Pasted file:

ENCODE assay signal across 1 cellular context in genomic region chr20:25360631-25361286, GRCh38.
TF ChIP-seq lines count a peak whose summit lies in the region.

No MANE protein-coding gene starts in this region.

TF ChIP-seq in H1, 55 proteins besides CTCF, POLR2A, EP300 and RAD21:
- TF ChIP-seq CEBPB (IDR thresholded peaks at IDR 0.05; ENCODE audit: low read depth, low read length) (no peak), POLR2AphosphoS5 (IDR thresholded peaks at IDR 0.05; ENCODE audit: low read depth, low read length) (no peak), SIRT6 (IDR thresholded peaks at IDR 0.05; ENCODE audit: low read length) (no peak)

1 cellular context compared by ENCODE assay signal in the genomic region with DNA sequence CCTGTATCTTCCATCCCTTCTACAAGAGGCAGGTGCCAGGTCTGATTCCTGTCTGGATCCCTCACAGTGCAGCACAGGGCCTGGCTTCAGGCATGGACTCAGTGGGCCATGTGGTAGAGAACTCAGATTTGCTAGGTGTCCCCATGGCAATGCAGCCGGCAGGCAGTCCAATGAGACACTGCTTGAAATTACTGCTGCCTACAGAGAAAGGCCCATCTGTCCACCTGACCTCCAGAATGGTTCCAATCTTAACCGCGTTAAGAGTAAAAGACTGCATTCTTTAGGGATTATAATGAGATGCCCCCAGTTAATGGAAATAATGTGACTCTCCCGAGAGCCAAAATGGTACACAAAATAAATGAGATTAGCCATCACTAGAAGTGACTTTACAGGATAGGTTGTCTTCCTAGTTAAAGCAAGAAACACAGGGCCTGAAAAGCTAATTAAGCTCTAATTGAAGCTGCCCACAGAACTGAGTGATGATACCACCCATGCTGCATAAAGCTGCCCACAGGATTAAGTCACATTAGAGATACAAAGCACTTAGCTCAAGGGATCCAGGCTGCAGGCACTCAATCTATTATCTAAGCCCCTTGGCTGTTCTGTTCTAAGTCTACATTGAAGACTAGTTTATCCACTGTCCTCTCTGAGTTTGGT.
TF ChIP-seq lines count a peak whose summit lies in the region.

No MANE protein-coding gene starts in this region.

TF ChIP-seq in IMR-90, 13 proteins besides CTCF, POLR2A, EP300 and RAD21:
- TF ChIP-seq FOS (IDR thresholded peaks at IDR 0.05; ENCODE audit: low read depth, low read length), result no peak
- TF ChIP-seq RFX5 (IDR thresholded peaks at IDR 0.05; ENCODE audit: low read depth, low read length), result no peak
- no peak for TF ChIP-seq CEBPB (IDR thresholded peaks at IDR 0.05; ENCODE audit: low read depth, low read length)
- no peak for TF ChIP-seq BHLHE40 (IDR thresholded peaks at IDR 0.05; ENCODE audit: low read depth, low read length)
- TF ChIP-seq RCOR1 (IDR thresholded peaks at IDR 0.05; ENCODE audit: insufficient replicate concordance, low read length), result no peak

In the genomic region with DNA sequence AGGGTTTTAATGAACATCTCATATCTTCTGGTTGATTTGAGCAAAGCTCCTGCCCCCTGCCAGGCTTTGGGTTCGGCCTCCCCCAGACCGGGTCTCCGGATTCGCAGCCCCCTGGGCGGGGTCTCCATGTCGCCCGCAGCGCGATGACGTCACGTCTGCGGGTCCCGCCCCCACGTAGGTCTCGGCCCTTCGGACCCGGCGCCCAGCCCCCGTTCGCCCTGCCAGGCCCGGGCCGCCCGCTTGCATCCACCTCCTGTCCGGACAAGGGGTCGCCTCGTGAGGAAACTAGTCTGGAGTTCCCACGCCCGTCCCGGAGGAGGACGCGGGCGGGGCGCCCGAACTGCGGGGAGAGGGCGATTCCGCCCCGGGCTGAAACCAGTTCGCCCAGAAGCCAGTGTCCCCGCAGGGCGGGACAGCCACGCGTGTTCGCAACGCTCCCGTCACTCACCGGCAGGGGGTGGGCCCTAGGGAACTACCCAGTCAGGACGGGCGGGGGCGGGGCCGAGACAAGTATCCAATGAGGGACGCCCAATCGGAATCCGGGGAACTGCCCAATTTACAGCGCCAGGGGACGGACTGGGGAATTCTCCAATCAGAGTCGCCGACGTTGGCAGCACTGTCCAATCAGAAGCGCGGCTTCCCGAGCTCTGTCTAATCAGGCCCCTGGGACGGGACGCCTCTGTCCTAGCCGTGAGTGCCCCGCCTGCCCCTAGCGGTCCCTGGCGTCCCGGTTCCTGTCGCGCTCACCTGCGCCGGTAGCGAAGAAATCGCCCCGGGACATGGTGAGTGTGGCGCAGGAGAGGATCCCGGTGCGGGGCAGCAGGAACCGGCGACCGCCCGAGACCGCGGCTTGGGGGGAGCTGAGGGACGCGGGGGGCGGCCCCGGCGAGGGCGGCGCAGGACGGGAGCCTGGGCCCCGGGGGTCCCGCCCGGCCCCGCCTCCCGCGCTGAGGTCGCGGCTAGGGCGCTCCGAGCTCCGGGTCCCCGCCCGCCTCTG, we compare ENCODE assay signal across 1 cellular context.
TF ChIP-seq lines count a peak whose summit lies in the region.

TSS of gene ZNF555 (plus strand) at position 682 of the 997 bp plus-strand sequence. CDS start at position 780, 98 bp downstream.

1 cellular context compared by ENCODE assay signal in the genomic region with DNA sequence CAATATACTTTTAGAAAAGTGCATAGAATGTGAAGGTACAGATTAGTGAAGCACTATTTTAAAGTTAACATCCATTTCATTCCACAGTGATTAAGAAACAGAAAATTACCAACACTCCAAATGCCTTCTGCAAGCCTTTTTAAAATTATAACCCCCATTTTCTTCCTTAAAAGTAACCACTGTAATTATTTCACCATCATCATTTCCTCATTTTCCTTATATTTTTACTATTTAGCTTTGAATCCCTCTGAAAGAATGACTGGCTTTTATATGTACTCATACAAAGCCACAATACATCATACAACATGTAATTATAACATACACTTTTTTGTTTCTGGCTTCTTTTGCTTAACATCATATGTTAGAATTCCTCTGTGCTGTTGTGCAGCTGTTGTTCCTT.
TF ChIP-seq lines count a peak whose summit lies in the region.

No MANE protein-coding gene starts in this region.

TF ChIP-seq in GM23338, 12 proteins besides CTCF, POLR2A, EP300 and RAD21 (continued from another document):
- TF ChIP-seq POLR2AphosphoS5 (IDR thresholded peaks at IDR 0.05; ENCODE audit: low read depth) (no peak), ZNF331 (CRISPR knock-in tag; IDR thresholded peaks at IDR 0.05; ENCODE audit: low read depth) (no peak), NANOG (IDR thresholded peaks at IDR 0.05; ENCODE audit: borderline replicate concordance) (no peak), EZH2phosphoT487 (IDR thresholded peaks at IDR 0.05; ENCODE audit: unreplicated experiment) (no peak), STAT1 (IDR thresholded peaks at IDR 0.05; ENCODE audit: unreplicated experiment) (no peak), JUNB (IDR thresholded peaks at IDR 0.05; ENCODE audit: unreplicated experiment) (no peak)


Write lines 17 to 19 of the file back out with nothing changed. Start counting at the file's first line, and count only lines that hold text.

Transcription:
TSS of gene ZNF555 (plus strand) at position 682 of the 997 bp plus-strand sequence. CDS start at position 780, 98 bp downstream.

1 cellular context compared by ENCODE assay signal in the genomic region with DNA sequence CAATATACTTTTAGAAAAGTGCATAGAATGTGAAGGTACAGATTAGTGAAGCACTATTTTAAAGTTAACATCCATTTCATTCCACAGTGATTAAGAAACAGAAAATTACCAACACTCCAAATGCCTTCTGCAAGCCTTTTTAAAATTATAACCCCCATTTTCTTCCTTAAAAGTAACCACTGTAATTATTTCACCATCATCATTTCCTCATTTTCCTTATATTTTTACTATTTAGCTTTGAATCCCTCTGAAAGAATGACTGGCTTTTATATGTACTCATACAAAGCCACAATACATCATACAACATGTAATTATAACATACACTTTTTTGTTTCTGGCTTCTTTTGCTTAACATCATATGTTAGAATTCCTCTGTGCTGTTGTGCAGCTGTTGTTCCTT.
TF ChIP-seq lines count a peak whose summit lies in the region.